Of all the repellent statements issued by President Trump or his aides, the one that came out of the mouth of Sarah Huckabee Sanders last week was maybe the most chilling. There she stood, asking a White House reporter who the hell he thought he was to question the veracity of John F. Kelly, Trump’s chief of staff, who had just smeared a congresswoman. “If you want to go after General Kelly, that’s up to you,” she cautioned. “If you want to get into a debate with a four-star Marine general, I think that that’s something highly inappropriate.”
.. Did Kelly lie or did he misremember? I prefer the second choice, but either way, the stars he once wore on his shoulder do not immunize him. The rank I referred to above — mere citizen — is the one you and I hold. It is the one George Washington chose when he resigned his commission before becoming president of the United States.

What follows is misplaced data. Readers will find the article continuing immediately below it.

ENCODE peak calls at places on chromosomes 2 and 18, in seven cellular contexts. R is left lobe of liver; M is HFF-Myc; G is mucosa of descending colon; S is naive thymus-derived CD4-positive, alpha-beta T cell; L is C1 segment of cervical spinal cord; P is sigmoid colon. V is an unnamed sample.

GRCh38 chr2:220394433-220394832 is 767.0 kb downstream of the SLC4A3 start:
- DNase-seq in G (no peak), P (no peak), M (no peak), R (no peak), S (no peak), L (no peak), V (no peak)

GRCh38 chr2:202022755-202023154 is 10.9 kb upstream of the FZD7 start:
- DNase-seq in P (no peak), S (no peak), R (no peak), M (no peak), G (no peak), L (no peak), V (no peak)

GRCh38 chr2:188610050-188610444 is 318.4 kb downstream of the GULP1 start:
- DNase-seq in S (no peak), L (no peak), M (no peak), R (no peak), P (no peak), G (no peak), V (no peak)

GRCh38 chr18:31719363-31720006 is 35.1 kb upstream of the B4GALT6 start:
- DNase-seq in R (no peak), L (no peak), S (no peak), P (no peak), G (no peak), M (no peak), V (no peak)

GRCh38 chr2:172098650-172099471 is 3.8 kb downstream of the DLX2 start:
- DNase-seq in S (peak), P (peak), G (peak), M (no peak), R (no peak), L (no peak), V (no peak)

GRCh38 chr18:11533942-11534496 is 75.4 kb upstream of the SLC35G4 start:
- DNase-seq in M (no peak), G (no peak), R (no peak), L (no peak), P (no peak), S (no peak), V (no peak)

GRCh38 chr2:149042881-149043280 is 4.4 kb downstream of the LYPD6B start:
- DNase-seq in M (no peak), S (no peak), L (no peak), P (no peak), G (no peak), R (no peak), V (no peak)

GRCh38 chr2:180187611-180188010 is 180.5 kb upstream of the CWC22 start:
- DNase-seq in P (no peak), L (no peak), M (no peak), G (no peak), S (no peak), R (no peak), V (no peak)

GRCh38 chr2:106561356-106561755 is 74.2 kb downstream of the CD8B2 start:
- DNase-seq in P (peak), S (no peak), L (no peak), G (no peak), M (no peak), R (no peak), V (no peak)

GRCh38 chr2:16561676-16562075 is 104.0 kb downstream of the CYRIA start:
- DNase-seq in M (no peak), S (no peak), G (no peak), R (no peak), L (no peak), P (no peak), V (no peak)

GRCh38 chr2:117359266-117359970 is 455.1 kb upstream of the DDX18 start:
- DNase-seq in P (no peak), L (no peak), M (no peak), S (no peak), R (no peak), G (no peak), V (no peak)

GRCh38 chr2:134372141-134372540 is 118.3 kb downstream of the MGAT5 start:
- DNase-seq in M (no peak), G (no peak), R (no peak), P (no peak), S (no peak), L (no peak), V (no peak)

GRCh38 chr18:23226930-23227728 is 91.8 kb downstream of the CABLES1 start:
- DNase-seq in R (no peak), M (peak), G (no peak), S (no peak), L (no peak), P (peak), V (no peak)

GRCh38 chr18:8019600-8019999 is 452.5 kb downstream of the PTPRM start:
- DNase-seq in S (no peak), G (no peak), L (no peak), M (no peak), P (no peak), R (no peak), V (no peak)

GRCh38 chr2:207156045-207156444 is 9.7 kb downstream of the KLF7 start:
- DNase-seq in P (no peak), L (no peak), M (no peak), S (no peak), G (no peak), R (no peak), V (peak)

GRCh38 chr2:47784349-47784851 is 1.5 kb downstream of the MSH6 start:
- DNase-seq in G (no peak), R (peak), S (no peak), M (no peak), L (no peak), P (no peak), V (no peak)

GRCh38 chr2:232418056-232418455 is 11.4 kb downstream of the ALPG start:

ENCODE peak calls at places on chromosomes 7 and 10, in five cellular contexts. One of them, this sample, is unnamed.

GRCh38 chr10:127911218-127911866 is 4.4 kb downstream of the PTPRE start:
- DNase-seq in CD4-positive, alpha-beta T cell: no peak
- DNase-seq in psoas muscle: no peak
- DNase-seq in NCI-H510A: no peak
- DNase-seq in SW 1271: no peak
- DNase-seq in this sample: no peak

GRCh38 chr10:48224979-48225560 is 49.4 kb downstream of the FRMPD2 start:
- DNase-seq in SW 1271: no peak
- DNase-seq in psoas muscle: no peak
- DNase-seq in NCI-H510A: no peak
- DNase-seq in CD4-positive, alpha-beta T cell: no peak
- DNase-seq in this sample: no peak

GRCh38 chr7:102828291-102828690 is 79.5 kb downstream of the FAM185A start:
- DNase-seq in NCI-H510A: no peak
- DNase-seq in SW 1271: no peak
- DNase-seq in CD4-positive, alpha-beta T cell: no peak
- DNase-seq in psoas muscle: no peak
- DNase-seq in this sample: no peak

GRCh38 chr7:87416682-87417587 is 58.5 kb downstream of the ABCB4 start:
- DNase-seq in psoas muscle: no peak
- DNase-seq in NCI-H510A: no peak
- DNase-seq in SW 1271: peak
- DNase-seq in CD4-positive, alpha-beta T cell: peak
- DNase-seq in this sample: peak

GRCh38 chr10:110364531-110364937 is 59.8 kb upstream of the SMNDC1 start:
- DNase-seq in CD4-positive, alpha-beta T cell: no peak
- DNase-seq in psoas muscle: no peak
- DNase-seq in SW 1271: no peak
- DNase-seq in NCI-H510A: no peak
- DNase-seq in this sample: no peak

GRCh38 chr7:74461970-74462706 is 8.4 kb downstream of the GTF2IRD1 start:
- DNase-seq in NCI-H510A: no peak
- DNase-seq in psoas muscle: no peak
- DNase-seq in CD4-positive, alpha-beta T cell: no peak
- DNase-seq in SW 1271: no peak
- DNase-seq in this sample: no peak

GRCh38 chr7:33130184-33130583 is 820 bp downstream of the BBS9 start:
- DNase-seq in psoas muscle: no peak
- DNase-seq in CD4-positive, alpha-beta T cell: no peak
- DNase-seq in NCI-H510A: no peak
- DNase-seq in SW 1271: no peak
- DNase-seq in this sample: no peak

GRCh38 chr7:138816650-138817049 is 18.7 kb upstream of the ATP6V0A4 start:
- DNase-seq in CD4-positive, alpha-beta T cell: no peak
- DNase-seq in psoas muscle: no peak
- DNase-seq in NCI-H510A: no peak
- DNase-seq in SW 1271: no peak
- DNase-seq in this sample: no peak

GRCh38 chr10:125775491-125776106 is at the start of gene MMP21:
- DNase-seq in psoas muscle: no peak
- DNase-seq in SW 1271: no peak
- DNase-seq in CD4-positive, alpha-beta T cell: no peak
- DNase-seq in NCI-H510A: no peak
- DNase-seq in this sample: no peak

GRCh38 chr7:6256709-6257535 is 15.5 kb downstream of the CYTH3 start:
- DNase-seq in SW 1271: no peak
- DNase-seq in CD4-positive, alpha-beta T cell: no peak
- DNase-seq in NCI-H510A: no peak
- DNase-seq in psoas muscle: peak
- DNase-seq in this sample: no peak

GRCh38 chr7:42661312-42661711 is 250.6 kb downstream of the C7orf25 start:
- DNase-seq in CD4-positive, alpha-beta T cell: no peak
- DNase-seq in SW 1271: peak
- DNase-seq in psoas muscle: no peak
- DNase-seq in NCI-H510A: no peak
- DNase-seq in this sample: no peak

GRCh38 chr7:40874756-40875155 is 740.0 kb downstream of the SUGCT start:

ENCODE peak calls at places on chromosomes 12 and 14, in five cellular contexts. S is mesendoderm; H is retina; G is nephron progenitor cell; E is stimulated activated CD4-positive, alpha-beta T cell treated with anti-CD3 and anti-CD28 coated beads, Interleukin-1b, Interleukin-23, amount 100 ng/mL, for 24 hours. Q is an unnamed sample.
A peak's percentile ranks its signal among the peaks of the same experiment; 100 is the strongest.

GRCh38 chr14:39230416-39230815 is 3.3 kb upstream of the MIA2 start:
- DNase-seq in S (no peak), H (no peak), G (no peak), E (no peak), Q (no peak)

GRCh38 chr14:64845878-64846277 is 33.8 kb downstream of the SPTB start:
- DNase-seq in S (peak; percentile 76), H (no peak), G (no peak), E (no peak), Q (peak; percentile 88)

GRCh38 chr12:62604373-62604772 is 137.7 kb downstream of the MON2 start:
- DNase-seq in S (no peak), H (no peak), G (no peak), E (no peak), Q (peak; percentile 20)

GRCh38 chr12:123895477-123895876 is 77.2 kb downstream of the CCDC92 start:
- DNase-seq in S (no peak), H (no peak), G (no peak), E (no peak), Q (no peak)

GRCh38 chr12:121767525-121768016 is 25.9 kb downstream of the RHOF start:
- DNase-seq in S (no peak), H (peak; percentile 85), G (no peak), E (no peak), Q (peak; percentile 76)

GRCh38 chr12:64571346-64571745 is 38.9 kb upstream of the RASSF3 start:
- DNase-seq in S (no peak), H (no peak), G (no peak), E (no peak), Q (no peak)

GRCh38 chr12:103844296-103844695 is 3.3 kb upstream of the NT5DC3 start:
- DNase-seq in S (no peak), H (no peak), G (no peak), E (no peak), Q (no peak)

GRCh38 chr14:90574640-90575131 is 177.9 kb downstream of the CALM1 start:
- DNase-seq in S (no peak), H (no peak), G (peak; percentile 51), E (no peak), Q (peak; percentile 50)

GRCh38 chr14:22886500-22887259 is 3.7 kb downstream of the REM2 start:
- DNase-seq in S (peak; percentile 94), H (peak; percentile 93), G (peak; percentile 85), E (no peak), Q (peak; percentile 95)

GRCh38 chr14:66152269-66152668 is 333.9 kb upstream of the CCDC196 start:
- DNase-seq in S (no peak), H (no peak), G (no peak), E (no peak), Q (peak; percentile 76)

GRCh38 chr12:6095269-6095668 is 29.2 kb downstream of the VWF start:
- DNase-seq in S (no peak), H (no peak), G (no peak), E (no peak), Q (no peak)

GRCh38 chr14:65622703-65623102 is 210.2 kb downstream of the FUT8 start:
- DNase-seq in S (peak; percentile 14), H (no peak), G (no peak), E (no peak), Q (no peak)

.. But there is something else at work here: the slavish veneration now accorded the military. You can see it every time someone in uniform testifies before Congress. “Thank you for your service,” comes the chorus of those who treat four-stars as if they were physicians who risk their lives to work with Ebola sufferers.
.. only 18 percent of Congress has ever served. Back in 1971, the figure was 72 percent of the House and 78 percent of the Senate. Those members knew from experience that a star can be just a piece of metal. It is certainly not a halo.
.. Sanders was relying on the current veneration of the military to deflect criticism of Kelly. It was tawdry of her to do so, if only because it was Kelly and no one else who managed to call into question his vaunted competence. He brought dishonor to his office